Allowing workers a home life is the new trend, says the Chartered Institute of Personnel & Development’s Angela Baron.
On the first day of its recent conference, the TUC released a poll that revealed that managers work an average of 8.2 hours of unpaid overtime a week. Professional people give 9.8 hours free and clerical staff give away 3.8 hours. The same poll found that although 85% of workers said they enjoyed their jobs, more than half are finding it difficult to cope with the pressure, and more than 12 million feel their job makes them bad tempered or irritable at home. There is a wealth of evidence to suggest that the long-hours culture is detrimental not only to family life but also to the health and well-being of workers. The buzzword is fast becoming “work-life balance”.

What does that mean?

Businesses are waking up to the fact that workers have lives too, and policies designed to help them manage those lives can actually save money in the long term. Yet despite all the evidence, the majority of organisations still do very little to help employees balance work with their personal lives. Even when companies have policies in place, managers find them difficult to implement and individuals often feel reluctant to ask for flexibility in a culture that still worships the work ethic. In her book When Giants Learn to Dance, American academic Rosabeth Moss Kanter wrote: “Traditional assumptions about the separation of work life and personal life are no longer viable, but we have not yet created a coherent set of new values and beliefs to take their place.”

Is it possible to balance time spent in the workplace and personal time?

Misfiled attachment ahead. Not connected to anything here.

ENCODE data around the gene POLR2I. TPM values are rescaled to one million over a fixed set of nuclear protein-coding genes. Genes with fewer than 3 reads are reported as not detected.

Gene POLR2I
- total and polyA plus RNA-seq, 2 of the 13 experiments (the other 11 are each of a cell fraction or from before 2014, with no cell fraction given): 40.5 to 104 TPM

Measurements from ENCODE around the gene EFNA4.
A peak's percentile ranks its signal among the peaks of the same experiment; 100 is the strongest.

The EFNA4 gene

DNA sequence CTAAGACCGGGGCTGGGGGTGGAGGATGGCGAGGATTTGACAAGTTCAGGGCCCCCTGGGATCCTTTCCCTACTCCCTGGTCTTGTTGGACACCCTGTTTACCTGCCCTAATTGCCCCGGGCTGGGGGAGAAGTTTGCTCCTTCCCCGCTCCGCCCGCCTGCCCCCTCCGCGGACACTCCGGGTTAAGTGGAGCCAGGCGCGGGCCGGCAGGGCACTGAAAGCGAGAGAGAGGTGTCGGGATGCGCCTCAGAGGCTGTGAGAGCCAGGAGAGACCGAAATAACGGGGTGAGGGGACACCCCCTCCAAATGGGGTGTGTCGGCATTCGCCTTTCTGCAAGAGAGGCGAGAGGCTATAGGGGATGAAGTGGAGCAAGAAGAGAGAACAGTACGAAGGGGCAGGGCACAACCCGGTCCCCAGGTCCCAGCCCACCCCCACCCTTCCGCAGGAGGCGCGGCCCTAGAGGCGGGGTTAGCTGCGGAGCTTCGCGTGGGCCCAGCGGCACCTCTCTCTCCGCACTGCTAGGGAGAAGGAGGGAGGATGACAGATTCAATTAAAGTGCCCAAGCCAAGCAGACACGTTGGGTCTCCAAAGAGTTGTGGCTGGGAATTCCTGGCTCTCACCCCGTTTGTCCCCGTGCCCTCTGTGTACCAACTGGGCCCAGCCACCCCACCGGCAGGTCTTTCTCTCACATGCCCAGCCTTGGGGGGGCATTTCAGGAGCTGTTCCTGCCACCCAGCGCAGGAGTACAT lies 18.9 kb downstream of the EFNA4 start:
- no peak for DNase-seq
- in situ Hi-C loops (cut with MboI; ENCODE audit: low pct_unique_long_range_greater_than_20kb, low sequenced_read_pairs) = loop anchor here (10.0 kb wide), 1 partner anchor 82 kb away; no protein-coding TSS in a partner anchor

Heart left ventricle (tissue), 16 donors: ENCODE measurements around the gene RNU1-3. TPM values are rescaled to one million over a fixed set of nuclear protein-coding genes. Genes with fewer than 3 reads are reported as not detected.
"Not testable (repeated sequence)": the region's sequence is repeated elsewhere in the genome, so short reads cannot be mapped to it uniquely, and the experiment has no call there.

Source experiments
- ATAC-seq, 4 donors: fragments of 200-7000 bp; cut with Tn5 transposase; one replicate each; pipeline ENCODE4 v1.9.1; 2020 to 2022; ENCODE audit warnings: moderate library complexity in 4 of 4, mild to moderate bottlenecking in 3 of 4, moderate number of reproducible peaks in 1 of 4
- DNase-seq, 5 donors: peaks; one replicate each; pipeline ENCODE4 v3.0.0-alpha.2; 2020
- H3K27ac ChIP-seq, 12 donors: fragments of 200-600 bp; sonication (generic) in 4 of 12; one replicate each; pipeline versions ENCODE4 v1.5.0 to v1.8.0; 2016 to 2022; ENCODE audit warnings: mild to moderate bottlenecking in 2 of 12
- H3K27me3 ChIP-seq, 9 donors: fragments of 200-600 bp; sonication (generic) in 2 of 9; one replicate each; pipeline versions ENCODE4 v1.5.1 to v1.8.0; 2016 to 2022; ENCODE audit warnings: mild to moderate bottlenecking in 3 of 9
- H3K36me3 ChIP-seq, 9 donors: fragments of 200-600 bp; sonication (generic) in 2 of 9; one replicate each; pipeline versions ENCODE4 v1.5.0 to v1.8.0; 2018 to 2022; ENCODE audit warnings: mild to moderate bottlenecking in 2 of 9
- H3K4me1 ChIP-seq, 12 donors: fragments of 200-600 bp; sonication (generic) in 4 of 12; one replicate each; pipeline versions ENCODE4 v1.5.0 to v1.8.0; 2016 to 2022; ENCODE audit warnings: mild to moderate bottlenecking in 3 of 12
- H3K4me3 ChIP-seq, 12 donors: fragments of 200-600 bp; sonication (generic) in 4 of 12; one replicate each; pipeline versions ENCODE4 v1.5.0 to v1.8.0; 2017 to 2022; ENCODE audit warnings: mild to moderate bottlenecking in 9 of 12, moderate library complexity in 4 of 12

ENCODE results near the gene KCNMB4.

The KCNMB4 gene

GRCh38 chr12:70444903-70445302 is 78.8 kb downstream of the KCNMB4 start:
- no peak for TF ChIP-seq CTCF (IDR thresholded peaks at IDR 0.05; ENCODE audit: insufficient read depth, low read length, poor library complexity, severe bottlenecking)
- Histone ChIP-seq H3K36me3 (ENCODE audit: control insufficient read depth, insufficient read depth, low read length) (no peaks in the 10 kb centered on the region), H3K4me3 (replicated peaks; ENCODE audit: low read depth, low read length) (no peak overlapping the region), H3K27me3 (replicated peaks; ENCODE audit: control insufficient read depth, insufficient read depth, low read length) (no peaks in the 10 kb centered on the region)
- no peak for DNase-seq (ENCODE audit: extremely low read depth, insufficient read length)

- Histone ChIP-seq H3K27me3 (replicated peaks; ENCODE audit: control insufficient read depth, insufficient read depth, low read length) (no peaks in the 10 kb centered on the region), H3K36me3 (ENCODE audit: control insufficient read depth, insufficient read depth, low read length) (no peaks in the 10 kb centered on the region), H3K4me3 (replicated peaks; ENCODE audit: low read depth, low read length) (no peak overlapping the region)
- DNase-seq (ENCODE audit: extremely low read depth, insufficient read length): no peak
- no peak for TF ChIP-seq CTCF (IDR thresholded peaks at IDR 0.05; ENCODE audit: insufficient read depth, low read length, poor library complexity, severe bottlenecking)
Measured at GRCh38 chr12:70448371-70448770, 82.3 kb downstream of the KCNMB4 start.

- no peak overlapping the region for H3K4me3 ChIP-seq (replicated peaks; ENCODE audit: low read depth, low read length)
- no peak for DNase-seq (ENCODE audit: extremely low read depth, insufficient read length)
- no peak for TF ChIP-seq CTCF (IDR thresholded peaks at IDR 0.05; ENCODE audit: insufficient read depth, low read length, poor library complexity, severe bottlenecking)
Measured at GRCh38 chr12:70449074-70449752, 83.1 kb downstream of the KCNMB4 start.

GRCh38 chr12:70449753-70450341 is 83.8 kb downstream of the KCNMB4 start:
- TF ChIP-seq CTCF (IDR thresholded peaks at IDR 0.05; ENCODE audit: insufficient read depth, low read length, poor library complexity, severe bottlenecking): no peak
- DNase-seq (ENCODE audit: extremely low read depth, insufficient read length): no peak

Work can never be entirely divorced from personal life, but society finds to hard to draw an acceptable framework that balances earning a living, with family and leisure time. The result is a low value put on caring or nurturing and a high value on accounting or computer skills.

Undoubtedly, there are still significant cultural barriers to be overcome. Managers often tell me the traditional reward package is unable to meet the demands of a new breed of employee. “We can only offer money, pensions and cars, but they want flexible working and more time with the kids, as well as career development,” says one. When asked why the firm does not redesign the reward package to reflect this change, the reply is: “It wouldn’t go down well with the boss.”

Isn’t that balance an impossible dream?

Society puts a low value on caring or nurturing and a high value on accounting and computer skills

Some organisations are not so narrow minded.

At Littlewoods, which was named employer of the year last year by the charity Parents At Work, work-life issues are instigated at board level. Shift patterns have been redesigned to create flexibility, and work design teams are looking at how to structure new jobs in terms of hours and tasks to meet the needs of both the business and individuals.

At HSBC, there is a wide-ranging approach to “family friendliness” that includes generous family leave to care for sick or disabled dependants. And Asda allows staff to stop work for eight to 10 weeks during school holidays. Companies that implement packages like these report significant business benefits in terms of productivity, reduced absenteeism, labour turnover and performance.

Will these ideal conditions get off the ground in less enlightened firms?

Implementing improvements depends on managers who are positive about work-life balance. There is much evidence that the demand for change will grow, and in today’s tight labour market, flexibility is seen as a key tool in the battle to attract and retain scarce skills. Only when it is acceptable to want time with the family rather than at the desk will work-life balance become a reality. Remember, no one ever died wishing they had spent more time in the office.